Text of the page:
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Configuring a CentOS 7 Kerberos KDC

By September 5, 2015August 22nd, 20162 Comments

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Configuring a CentOS 7 Kerberos KDC

We will now configure a Kerberos KDC that we can use for authentication. In this tutorial we will configure a CentOS 7.1 host as a KDC and also use it as a Kerberos client to authenticate SSH logins. In a later tutorial we will add in a second client server. By the end of this tutorial you will be comfortable with configuring a CentOS 7 Kerberos KDC.

What is Kerberos

Kerberos is an authentication mechanism. Once authenticated to the Kerberos server a client is issued a token. This token can be used to authenticate the client to Kerberized Services such as SSH. In this way we can login to the Kerberos server once and use the token for password-less logins. In practice this means when using SSH to remotely manage many servers I can login once a day to the KDC and use the token to authenticate to all the others servers without the need of further passwords. By default a token lasts 24 hours but is adjustable.

Prerequisites

Time services will need to be configured on the KDC and the servers that make use of it. In my scenario the servers that I will use are on the same VM host and will then share the same time. We will also need to resolve host names through DNS or in the demonstration we will use local host files. In this demo we will use just the one server but in the next tutorial we ill introduce the 2nd client server. The KDC will be s1.tup.com and the 2nd server will be s2.tup.com. On both servers I have host file entries for both servers.

Install Software on KDC s1.tup.com

# yum install -y krb5-server krb5-workstation pam_krb5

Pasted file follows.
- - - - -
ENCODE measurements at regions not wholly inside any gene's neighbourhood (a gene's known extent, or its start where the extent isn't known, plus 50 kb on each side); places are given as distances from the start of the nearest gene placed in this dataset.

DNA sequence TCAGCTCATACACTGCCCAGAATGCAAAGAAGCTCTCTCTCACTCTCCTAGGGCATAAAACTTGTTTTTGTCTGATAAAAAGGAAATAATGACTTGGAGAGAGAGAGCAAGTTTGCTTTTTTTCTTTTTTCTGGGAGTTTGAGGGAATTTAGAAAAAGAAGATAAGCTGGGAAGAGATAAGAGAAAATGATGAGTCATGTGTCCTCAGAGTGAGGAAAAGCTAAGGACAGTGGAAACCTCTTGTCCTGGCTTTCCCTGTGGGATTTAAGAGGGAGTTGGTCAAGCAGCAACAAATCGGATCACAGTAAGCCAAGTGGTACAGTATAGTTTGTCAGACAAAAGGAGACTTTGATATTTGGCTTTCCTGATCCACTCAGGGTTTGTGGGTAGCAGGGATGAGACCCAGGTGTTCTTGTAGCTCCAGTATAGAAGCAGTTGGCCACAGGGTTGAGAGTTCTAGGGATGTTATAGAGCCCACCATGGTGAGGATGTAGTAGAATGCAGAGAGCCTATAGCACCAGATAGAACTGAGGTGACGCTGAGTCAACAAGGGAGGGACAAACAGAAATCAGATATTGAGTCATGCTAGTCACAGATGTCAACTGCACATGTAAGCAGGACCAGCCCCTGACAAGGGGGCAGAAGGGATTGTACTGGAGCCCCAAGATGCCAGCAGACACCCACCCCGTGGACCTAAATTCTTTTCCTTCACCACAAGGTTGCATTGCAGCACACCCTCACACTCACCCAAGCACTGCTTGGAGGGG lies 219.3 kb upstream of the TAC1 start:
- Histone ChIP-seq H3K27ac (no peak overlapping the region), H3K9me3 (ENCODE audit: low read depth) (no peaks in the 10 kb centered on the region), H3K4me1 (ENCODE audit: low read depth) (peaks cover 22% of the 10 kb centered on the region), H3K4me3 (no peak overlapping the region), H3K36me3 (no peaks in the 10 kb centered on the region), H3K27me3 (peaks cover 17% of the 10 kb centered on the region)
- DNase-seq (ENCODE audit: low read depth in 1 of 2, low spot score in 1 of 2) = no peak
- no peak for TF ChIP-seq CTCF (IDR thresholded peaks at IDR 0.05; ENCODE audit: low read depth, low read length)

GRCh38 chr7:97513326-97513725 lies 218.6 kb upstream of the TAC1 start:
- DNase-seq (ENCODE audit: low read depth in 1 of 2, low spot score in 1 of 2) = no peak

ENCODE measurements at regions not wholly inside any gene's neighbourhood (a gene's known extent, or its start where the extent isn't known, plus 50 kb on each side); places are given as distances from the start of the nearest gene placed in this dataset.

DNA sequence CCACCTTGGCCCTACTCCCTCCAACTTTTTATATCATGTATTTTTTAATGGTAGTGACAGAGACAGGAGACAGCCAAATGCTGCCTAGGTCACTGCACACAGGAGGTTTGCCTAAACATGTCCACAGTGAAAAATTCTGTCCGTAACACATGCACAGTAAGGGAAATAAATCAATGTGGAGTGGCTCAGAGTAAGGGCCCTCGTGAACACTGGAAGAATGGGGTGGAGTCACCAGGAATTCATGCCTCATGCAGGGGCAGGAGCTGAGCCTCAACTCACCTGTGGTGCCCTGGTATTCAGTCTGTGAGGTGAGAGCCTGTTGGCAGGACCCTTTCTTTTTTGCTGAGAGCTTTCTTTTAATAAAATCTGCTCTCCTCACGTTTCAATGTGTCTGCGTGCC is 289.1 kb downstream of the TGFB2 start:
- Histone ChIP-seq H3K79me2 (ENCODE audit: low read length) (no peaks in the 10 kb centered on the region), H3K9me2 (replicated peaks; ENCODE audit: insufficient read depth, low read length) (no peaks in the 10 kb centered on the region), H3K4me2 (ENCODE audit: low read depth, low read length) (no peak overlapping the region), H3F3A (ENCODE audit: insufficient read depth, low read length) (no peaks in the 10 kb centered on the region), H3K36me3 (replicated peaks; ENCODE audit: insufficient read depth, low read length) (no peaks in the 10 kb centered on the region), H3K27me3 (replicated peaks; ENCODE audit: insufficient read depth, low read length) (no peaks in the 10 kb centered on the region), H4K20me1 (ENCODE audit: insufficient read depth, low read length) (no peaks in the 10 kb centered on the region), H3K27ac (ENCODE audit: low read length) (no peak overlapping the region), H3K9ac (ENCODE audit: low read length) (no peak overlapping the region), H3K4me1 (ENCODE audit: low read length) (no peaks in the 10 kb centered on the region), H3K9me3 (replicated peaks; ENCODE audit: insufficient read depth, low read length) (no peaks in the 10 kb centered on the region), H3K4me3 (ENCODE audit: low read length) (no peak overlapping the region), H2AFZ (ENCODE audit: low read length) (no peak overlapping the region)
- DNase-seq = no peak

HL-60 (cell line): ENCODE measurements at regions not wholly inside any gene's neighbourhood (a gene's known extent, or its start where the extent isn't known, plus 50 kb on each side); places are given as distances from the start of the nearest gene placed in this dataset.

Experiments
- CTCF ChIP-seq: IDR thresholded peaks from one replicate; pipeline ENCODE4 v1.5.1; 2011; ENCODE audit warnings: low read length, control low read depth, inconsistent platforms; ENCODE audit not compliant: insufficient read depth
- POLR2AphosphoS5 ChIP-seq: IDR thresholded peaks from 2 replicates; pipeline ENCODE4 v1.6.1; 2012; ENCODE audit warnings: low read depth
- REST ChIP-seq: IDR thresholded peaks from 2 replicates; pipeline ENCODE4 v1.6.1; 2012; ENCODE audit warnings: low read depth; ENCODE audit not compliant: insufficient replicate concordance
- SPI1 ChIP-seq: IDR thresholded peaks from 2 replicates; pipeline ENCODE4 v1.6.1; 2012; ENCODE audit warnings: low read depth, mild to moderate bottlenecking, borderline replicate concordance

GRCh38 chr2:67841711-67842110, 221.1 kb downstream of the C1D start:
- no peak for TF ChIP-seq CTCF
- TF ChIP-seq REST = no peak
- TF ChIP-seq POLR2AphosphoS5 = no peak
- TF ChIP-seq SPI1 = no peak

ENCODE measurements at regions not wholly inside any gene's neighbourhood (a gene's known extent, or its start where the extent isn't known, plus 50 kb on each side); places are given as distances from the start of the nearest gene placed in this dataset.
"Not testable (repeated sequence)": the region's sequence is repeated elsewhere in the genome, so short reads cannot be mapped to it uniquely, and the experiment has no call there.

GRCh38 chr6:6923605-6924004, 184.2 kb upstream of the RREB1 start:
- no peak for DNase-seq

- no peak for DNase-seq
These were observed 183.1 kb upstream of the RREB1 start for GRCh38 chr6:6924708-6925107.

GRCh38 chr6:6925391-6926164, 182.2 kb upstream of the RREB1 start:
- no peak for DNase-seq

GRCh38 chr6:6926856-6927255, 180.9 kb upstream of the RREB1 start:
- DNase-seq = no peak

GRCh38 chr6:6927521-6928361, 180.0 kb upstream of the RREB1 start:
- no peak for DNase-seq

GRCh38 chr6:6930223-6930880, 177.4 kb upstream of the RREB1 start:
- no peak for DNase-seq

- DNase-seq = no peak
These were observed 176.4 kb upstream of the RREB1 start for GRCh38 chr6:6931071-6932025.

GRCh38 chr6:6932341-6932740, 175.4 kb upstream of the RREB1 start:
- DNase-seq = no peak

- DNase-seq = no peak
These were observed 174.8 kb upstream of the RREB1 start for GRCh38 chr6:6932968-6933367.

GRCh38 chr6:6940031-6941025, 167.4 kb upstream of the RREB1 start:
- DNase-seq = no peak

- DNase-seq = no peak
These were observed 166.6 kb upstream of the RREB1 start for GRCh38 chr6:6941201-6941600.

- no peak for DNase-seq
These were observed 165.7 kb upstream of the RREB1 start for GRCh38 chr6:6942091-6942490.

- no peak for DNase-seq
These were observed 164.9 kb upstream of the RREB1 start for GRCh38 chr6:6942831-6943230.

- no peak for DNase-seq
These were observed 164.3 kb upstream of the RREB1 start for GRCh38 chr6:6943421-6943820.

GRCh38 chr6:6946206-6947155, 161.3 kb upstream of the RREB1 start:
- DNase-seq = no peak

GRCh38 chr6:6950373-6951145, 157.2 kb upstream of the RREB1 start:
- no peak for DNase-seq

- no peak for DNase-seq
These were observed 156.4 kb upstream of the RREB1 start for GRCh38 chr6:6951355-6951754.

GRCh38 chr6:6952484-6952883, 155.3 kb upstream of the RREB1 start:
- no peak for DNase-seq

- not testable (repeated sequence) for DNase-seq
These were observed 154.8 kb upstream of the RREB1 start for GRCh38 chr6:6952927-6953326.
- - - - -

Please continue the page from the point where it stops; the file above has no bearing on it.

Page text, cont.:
Edit Server Configuration Files

The configuration files for the server are located in the directory /var/kerberos/krb5kdc . We have two files to edit so we will move to this directory:

cd  /var/kerberos/krb5kdc

There will be two files in this directory:

  • kdc.conf
  • kadm5.acl

The conf file is the server configuration and the acl file, well the ACL. The ACL grants all privileges to anyone one with the admin role. In each file we need to change the Kerberos realm from EXAMPLE.COM to your own realm name. In out case this is TUP.COM.

The kadm5.acl is listed in the following screenshot:

kadmThe kdc.conf file is shown below:

kdcEdit the Client Configuration

The server that we are using as the KDC will also be a Kerberos client, allowing users to authenticate via Kerberos to services that is hosts. For this we edit the file: /etc/krb5.conf. In this file we remove the comment (#) at the start of any of the lines. We then again replace all instances of EXAMPLE.COM with our own realm. In my case TUP.COM. We do this both for the DNS name in lower-case and the realm name in upper-case. My file is shown in the following screenshot:

krb5confTake care in editing the file to ensure all changes have been made. This file can act as the default for any new file added to the realm. We simply copy this file to the next client.

Create the KDC Database